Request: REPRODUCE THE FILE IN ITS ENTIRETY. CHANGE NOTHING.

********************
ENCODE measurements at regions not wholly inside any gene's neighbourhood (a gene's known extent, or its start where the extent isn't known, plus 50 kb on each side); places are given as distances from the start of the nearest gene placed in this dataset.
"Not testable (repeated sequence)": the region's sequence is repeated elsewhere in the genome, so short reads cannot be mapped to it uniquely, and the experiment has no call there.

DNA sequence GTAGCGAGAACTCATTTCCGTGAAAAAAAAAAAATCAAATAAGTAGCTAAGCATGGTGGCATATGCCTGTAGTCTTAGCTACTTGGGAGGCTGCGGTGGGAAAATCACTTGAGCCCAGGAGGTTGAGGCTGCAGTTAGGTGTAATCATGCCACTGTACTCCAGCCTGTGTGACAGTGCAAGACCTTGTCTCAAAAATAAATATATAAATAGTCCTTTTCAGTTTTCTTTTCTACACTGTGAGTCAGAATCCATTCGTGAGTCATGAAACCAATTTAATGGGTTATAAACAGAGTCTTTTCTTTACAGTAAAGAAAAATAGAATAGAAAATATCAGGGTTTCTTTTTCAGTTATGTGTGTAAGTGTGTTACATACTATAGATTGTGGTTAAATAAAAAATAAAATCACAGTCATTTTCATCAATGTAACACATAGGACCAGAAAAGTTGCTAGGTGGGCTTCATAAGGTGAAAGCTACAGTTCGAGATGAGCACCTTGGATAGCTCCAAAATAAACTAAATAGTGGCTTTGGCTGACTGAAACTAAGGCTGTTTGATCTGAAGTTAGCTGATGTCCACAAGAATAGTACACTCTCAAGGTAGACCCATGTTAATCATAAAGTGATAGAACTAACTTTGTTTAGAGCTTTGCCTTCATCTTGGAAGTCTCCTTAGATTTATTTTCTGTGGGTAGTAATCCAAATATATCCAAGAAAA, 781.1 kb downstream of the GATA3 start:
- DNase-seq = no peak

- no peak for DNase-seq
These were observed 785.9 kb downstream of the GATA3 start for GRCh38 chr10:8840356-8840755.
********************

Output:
ENCODE measurements at regions not wholly inside any gene's neighbourhood (a gene's known extent, or its start where the extent isn't known, plus 50 kb on each side); places are given as distances from the start of the nearest gene placed in this dataset.
"Not testable (repeated sequence)": the region's sequence is repeated elsewhere in the genome, so short reads cannot be mapped to it uniquely, and the experiment has no call there.

DNA sequence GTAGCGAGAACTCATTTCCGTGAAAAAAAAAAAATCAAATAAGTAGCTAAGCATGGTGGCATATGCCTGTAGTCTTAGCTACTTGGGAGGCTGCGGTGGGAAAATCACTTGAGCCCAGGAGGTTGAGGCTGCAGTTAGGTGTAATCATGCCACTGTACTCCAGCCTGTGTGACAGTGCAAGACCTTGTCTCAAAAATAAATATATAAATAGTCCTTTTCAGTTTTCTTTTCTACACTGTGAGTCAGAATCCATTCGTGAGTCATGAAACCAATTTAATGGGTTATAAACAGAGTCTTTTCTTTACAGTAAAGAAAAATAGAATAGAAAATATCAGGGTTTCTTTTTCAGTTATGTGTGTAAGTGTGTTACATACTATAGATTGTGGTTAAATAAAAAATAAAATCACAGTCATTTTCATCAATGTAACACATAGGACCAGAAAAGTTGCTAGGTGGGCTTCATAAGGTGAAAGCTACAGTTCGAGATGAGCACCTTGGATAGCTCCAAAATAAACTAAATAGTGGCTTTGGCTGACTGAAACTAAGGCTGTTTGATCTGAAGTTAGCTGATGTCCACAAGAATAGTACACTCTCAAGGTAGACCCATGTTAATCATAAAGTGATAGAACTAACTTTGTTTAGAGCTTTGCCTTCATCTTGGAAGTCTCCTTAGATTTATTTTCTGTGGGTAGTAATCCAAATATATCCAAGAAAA, 781.1 kb downstream of the GATA3 start:
- DNase-seq = no peak

- no peak for DNase-seq
These were observed 785.9 kb downstream of the GATA3 start for GRCh38 chr10:8840356-8840755.